The owners took their revised plan to the City Council but, six months later, the Council changed its previous ruling and backed the planners. Thus followed the owners’ lawsuit against the City of Monterey, claiming the City’s denial of the revised plan was arbitrary, capricious, and unreasonable. The City’s stated reasons for denying the proposal included alleged dangers to the environment and inadequate access to and from the property. But the owners maintained that it was the City’s “wish, scheme, and intent to preserve and devote the [dunes] as public space or quasi‐open space” without having to compensate the owners. The owners invoked a federal civil rights law (42 U.S.C. §1983), that prohibits state and local governments from depriving persons of “any rights, privileges, or immunities secured by the Constitution.” In essence, the owners claimed that Monterey was skirting the Fifth Amendment to the U.S. Constitution, which says private property cannot be “taken” for public use without “just compensation.”
The City of Monterey countered that the federal district court should throw the lawsuit out as “unripe.” Remarkably, the City argued that the owners had not submitted enough proposals to enable it to identify all of the acceptable and unacceptable features of the proposed Del Monte development. It was, therefore, premature for a federal court to intervene and declare that the City had violated federal law. Even more remarkably, the presiding federal judge actually agreed with Monterey and threw the lawsuit out.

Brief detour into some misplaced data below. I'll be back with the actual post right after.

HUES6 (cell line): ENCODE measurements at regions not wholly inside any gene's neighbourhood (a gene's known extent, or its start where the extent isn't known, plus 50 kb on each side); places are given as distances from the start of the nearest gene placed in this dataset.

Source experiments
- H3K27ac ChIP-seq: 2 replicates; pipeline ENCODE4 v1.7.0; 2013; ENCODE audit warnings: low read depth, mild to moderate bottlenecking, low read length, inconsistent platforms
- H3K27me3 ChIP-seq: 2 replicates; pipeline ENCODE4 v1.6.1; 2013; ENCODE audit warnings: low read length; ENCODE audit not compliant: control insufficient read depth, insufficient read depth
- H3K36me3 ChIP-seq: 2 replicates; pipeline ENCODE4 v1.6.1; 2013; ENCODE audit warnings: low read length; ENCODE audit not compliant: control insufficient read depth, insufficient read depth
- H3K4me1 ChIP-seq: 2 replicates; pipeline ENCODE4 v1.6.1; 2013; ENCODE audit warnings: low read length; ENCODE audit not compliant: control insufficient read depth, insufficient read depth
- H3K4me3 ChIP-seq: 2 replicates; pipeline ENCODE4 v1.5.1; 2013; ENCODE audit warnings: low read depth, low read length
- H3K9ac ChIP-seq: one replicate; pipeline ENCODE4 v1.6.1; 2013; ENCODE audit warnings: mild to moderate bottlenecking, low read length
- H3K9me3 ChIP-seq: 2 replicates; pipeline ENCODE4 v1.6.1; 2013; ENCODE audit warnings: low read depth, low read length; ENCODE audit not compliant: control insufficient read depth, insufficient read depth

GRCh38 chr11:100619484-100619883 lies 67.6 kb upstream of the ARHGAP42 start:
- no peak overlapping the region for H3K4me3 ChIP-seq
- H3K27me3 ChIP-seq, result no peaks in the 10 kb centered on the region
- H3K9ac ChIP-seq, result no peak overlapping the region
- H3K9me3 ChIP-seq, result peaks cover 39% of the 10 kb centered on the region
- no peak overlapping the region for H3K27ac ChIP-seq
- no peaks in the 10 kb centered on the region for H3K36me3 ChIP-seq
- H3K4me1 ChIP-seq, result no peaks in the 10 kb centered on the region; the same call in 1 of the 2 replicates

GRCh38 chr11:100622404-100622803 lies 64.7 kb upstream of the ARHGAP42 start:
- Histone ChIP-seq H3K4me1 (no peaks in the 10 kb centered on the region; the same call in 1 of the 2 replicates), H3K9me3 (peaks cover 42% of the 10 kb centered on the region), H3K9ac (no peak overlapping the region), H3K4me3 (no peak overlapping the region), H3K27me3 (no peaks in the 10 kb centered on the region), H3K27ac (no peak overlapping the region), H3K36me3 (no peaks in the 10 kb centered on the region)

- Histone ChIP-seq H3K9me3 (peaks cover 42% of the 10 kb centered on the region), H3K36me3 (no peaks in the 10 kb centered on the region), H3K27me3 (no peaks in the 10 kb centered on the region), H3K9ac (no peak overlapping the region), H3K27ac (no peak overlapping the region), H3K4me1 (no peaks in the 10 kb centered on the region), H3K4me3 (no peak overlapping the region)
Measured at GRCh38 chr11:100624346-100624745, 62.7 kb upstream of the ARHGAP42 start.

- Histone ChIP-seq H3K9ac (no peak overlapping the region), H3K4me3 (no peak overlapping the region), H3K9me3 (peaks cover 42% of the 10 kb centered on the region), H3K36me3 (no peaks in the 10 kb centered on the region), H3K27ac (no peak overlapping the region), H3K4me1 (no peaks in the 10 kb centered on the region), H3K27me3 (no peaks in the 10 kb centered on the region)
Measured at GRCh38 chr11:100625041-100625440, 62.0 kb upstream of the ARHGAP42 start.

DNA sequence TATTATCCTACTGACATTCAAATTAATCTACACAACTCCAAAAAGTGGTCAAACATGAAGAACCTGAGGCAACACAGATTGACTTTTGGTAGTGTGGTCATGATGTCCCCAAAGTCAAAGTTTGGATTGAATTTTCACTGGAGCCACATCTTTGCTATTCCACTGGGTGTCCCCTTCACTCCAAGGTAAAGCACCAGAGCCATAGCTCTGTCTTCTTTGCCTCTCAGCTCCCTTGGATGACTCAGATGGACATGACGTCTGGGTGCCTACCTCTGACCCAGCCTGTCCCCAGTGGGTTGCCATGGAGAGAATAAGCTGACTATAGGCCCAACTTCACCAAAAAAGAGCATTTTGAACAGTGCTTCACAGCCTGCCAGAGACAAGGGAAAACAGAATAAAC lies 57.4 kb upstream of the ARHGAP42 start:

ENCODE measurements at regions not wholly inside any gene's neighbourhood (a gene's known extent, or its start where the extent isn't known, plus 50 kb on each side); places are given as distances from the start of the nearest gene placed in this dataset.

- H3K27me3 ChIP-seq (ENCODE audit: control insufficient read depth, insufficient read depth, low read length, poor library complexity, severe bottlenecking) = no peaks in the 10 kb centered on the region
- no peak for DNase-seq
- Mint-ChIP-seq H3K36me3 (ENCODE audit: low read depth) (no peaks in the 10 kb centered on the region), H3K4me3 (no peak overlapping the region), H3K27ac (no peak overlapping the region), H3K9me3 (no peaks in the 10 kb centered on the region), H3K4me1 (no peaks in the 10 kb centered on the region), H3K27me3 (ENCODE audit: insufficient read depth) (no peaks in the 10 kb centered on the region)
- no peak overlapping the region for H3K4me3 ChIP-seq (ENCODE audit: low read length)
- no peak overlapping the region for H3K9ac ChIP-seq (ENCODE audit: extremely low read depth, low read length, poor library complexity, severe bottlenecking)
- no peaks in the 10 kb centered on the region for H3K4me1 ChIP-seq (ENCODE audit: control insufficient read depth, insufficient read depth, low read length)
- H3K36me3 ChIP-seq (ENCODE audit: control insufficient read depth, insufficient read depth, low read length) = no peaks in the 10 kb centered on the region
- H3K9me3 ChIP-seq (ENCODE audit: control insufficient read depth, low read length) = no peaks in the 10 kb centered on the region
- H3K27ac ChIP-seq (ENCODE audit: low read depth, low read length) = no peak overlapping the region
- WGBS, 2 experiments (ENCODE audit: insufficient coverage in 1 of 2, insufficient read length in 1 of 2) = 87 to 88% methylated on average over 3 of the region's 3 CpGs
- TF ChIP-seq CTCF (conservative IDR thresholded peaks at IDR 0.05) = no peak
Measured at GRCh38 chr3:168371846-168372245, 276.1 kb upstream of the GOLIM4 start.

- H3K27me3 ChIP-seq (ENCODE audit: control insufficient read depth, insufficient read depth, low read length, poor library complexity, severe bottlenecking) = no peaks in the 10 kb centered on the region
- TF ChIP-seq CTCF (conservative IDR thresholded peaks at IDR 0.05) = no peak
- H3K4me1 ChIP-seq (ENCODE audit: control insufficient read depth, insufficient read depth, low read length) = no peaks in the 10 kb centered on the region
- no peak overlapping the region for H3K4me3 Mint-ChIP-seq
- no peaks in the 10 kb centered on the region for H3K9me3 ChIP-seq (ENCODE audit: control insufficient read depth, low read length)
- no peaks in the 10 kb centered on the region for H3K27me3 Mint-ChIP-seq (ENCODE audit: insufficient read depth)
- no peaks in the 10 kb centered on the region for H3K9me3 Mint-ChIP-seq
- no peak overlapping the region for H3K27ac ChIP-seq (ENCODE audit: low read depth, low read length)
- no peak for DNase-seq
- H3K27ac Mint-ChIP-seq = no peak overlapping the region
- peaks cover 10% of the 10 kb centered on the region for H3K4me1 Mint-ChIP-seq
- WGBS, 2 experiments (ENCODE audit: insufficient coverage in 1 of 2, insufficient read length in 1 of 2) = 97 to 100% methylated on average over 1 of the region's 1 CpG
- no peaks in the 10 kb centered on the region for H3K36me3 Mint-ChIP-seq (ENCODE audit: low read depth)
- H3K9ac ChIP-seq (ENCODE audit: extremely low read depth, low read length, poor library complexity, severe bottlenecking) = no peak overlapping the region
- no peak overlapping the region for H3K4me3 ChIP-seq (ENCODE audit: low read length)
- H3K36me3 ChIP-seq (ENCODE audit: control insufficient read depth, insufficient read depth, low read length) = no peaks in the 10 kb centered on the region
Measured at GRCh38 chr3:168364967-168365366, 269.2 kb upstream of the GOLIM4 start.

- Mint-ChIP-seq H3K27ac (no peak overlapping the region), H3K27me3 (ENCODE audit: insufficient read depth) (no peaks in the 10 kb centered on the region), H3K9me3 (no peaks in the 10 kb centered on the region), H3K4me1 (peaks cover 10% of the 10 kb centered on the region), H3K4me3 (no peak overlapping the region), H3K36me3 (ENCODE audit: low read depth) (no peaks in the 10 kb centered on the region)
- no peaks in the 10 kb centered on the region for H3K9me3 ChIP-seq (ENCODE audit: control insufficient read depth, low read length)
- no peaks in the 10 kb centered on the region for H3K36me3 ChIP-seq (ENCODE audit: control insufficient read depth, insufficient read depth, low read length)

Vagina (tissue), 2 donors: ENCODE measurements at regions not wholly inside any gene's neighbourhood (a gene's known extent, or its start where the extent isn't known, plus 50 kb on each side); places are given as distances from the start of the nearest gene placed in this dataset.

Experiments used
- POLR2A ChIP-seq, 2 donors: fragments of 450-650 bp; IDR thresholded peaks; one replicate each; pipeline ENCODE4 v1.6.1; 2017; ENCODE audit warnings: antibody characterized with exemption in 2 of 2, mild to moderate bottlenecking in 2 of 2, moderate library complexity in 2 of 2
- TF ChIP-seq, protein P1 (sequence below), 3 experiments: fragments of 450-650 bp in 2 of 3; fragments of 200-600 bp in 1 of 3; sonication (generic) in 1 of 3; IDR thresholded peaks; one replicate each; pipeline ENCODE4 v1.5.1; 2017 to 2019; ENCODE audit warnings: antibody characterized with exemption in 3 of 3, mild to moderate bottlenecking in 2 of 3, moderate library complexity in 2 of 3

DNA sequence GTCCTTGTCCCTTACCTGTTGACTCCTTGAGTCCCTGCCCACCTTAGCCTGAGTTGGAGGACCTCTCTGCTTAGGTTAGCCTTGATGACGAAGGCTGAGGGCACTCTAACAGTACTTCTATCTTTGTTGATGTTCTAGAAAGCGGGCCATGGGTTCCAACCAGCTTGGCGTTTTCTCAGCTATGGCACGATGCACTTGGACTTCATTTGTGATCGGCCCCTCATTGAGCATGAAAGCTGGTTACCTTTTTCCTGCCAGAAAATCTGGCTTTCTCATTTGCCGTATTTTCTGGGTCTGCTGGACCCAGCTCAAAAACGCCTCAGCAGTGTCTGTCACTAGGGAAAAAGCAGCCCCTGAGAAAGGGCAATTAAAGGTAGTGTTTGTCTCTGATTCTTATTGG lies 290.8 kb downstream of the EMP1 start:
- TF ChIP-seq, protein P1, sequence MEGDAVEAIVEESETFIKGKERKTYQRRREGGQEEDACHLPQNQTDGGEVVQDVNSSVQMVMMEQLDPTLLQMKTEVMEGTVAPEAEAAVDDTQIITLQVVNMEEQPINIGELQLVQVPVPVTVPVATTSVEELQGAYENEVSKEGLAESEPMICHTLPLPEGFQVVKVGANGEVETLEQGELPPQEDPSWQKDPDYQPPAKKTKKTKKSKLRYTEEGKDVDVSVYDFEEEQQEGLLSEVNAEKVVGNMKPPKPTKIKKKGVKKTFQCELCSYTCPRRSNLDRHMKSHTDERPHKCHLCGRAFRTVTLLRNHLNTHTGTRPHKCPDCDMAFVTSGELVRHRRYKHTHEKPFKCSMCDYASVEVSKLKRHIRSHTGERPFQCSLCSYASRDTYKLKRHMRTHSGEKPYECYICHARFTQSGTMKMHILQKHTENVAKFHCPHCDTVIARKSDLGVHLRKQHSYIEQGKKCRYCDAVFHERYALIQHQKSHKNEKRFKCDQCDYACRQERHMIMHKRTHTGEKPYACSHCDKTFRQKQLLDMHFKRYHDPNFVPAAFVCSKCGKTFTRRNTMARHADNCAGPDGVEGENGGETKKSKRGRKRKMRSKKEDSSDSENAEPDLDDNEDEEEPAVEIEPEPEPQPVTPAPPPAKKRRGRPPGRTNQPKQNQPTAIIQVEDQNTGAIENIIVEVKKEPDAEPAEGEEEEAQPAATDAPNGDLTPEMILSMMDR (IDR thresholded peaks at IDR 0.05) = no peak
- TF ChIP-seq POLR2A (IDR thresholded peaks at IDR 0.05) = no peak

The owners of the dunes appealed the case to federal appellate court and they eventually prevailed. In December, 1990 the Ninth Circuit Court of Appeals acknowledged the “significant resources” that the landowners had expended revising one development proposal after another and ruled that the Fifth Amendment takings claim was “ripe for trial.”
The owners had their day in court and a jury awarded them $1,450,000. But Monterey kept fighting. The City asked the trial judge to overturn the jury’s verdict and to enter a judgment in its favor–an extraordinary legal motion that is rarely granted–or to grant a new trial. The judge rejected both motions. Apparently taking the view that it had little to lose, Monterey made a similar request of a federal appellate court, which the appellate court rejected. Still not ready to concede defeat or to cut a check to the property owners, Monterey asked and the U.S. Supreme Court agreed to review the case. Like a pit bull with its teeth sunk into the leg of an innocent bystander, the holders of power in Monterey will not leave the property owners in peace. Is this any way to run a legal system?